3. Bookings (cash)
All information on back country fees, campsite fees etc. can be found on BC Parks website. The campsites are 10$ per person per night and are operated on a first come first serve basis. There are self registration stations on each campground. You will need cash to pay. Bookings for the Naiset Huts are not mandatory but you'd be naive to arrive without a booking during the summer months. If you take the risk of arriving without a booking make sure you have a tent just in case. Bookings at the Assiniboine Lodge are required. The Lodge is open for campers daily after 5pm. You can purchase some beer, wine or even freshly made biscuits from them and they do accept credit cards.
4. Bear awareness
Mount Assiniboine Provincial Park has some serious bear action. I ran into one on my last day whilst hiking out. DO NOT GO WITHOUT BEAR SPRAY. Sing songs, make noise and keep your eyes open for tracks and other signs of bears. Upon encountering a bear DO NOT RUN, make the bear aware of your presence and speak calmly. If it retreats proceed with caution never getting too close, if it aggresses (which is highly unlikely, as bears are very shy animals) then stand your ground and be ready with your spray. Don't worry, bears are more scared of you then you are of them.
The way I've done it.
To finish off I am going to share with you how I planned my journey. I spent 4 nights in total camping at the lake Magog Campground in Assiniboine Provincial Park. On the first day I flew in from Mount Shark with my heavy backpack and enough food to last 5 days.
On the last day before heading out I left most of my camping gear in the Assiniboine lodge and paid for it to be flown out back to Canmore where I picked it up the next day.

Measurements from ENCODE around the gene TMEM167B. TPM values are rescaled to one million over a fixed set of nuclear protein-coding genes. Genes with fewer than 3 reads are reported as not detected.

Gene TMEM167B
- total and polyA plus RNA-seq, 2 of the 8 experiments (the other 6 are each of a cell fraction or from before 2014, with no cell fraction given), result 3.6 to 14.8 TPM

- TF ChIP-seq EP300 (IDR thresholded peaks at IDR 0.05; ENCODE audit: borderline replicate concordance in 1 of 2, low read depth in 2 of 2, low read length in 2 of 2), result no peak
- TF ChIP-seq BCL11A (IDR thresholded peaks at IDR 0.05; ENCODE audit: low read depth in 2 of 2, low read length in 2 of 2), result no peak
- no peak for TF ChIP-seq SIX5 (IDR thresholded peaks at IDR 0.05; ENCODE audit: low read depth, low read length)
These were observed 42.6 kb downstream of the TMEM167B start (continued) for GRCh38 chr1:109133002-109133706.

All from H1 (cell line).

With most of my equipment left behind, the weight was literally lifted off my shoulders and I was able to walk out back to Mount Shark trailhead, where my car was parked, in just one day. It took me approx. 10 hours.
The helicopter company charges 1.40$/lb or 3$/kg to fly your stuff to/from Canmore and you don't need to decide straight away. I've made the decision to fly out my gear the day before I hiked out, and paid at the lodge for the drop off.
Because I already carry a lot of photography equipment with me, leaving some stuff behind was a no brainer and totally worth it! It made my walk back that much more enjoyable!
More posts about hiking in Canada
ABOUT THE AUTHOR:
I am Marta Kulesza - the photographer and creator of www.inafarawayland.com. I come from Poland, but I've been living, travelling and working around the globe since
I turned 18. A few years ago, during one of my trips to Scotland, I bought my first DSLR and my adventure with photography began. When I am not stuck to my computer editing photos, you can find me hiking somewhere in the mountains.